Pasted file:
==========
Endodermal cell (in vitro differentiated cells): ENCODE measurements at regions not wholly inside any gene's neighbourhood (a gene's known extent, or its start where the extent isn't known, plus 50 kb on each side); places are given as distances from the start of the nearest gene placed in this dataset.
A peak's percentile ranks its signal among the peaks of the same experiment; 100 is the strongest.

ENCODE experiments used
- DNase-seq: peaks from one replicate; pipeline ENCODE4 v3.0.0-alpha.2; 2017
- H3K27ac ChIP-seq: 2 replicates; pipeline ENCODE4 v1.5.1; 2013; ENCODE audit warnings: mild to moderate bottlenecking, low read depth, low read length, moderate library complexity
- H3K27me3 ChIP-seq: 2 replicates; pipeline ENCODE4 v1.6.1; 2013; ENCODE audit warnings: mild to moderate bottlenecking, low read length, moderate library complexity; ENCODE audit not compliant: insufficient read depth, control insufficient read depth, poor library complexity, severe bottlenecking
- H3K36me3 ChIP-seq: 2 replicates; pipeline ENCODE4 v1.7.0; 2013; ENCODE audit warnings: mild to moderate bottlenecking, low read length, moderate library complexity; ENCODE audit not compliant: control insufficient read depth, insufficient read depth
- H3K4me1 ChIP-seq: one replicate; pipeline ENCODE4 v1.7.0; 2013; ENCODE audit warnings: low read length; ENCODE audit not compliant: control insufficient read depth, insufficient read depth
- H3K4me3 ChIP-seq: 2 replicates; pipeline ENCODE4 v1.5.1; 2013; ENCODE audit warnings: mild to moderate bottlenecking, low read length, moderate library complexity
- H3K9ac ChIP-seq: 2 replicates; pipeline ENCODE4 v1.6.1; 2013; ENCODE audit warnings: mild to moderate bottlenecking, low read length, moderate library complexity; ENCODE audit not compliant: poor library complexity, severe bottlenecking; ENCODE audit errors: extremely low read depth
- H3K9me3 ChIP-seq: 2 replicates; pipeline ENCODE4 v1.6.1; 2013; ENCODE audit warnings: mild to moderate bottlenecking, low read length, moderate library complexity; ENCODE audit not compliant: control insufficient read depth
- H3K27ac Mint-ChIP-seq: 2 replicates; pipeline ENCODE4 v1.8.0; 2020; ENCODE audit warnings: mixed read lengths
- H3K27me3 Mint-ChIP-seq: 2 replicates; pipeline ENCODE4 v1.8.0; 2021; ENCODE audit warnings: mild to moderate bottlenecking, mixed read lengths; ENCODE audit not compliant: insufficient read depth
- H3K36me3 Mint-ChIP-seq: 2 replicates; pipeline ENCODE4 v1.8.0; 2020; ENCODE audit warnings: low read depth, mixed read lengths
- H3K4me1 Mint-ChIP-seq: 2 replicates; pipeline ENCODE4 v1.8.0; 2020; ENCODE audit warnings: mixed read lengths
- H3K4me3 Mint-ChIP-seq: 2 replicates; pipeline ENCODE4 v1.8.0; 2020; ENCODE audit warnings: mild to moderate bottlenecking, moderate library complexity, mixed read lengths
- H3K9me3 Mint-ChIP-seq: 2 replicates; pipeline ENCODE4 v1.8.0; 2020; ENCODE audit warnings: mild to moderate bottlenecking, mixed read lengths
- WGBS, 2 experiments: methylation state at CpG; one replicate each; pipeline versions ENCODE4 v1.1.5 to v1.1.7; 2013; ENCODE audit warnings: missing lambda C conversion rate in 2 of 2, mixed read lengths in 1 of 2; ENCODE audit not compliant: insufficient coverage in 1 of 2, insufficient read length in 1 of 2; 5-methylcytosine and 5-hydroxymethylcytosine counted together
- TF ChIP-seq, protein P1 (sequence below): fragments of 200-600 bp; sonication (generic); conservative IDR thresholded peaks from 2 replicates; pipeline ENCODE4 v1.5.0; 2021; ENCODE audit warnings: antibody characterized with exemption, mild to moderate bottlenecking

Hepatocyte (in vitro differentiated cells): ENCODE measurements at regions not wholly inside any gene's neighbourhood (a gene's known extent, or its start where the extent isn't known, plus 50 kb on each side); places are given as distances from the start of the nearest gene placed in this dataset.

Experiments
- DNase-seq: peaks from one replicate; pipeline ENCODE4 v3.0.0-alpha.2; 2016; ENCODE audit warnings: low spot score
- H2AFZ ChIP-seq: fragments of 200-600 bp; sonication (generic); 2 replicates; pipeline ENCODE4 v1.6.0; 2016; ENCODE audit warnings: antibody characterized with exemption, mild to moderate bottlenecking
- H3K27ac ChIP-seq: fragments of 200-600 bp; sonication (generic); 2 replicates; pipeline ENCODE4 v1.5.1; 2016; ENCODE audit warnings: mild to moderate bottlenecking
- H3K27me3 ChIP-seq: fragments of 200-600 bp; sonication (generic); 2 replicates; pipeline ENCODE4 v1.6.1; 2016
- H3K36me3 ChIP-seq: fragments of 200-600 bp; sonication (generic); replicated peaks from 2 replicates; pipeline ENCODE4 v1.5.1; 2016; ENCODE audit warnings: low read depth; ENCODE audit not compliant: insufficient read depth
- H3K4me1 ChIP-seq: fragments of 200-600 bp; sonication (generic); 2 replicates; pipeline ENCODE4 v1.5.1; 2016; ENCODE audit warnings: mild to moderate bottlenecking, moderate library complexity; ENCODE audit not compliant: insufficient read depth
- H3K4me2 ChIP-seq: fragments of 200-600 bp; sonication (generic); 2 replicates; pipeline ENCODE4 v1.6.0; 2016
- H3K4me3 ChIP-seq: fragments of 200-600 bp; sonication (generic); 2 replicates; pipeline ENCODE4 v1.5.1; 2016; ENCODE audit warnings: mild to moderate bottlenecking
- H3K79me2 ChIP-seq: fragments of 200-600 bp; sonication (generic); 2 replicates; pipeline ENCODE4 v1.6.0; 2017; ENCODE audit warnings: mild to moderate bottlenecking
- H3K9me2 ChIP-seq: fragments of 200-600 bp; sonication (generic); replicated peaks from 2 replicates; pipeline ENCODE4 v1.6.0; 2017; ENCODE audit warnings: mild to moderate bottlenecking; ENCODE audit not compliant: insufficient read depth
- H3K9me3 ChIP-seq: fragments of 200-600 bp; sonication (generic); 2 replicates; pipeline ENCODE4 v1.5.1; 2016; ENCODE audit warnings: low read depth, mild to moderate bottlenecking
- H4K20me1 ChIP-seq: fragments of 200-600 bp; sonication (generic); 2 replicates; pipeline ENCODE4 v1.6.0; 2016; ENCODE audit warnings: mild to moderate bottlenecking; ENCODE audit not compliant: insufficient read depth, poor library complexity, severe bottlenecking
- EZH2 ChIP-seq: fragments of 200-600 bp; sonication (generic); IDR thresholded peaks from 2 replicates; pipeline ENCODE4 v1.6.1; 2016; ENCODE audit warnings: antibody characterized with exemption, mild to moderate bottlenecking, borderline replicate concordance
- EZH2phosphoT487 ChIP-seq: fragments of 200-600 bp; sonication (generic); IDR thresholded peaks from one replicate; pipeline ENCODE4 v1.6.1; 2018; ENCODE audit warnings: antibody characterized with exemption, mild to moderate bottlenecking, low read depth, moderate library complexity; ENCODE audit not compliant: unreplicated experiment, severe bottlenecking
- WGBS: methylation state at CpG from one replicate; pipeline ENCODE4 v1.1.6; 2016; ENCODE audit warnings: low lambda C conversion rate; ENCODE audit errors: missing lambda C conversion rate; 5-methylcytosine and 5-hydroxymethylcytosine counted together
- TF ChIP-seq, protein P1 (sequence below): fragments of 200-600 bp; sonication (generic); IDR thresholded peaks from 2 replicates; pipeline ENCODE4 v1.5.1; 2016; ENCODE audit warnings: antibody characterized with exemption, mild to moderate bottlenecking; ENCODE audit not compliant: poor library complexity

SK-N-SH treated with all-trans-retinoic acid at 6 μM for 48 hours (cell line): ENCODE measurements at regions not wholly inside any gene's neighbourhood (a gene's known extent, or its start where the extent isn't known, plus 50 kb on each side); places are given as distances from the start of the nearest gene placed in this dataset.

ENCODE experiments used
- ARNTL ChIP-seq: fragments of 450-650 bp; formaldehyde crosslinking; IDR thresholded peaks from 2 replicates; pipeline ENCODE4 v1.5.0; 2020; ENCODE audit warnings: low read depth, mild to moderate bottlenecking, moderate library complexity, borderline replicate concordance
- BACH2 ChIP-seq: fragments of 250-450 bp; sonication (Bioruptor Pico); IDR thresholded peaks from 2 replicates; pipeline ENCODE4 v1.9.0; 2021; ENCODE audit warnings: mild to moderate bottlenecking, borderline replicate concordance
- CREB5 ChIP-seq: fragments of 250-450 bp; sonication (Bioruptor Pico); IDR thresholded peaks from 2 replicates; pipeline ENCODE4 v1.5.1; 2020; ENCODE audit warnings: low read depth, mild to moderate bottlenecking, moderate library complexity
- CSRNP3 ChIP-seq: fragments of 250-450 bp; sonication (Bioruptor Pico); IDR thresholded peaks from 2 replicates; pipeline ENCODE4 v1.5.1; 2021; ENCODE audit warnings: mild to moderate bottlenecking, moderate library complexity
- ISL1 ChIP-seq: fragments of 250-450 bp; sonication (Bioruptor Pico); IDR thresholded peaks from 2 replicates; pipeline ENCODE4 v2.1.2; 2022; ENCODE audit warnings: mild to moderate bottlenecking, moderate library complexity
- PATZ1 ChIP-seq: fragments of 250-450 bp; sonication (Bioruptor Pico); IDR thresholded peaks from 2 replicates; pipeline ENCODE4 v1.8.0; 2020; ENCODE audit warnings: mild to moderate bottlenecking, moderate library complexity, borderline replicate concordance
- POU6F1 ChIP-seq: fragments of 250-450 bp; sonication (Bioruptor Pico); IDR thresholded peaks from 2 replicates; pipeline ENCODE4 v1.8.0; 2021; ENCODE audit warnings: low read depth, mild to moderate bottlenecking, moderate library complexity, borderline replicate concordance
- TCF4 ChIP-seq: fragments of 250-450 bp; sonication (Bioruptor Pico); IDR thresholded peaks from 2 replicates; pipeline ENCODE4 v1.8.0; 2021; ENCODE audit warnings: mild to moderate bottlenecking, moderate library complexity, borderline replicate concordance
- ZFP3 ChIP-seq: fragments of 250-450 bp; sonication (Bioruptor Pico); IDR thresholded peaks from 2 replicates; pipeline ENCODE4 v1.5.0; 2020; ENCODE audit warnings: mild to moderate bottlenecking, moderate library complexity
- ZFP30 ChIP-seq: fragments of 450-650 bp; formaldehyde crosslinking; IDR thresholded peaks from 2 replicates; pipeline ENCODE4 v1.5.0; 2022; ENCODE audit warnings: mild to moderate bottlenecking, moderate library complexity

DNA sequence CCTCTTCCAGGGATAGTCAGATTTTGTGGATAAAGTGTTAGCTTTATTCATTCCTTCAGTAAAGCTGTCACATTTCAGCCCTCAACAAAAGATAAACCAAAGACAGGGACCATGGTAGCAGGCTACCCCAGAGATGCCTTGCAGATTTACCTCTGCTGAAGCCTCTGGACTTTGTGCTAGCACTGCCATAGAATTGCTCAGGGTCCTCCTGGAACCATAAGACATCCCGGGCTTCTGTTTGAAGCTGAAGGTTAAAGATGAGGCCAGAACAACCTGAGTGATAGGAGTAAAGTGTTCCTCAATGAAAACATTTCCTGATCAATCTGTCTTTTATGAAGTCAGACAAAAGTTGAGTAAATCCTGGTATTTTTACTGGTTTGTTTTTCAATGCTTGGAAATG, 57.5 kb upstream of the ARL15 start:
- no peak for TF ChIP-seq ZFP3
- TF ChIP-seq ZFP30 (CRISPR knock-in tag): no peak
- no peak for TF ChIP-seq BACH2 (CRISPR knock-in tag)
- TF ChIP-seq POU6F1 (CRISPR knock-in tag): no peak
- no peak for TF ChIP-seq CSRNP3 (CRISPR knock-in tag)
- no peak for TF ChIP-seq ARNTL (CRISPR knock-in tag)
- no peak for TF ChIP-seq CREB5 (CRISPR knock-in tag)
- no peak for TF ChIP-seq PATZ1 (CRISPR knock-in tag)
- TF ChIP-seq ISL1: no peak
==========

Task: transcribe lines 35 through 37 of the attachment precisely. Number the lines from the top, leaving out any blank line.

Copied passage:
- EZH2phosphoT487 ChIP-seq: fragments of 200-600 bp; sonication (generic); IDR thresholded peaks from one replicate; pipeline ENCODE4 v1.6.1; 2018; ENCODE audit warnings: antibody characterized with exemption, mild to moderate bottlenecking, low read depth, moderate library complexity; ENCODE audit not compliant: unreplicated experiment, severe bottlenecking
- WGBS: methylation state at CpG from one replicate; pipeline ENCODE4 v1.1.6; 2016; ENCODE audit warnings: low lambda C conversion rate; ENCODE audit errors: missing lambda C conversion rate; 5-methylcytosine and 5-hydroxymethylcytosine counted together
- TF ChIP-seq, protein P1 (sequence below): fragments of 200-600 bp; sonication (generic); IDR thresholded peaks from 2 replicates; pipeline ENCODE4 v1.5.1; 2016; ENCODE audit warnings: antibody characterized with exemption, mild to moderate bottlenecking; ENCODE audit not compliant: poor library complexity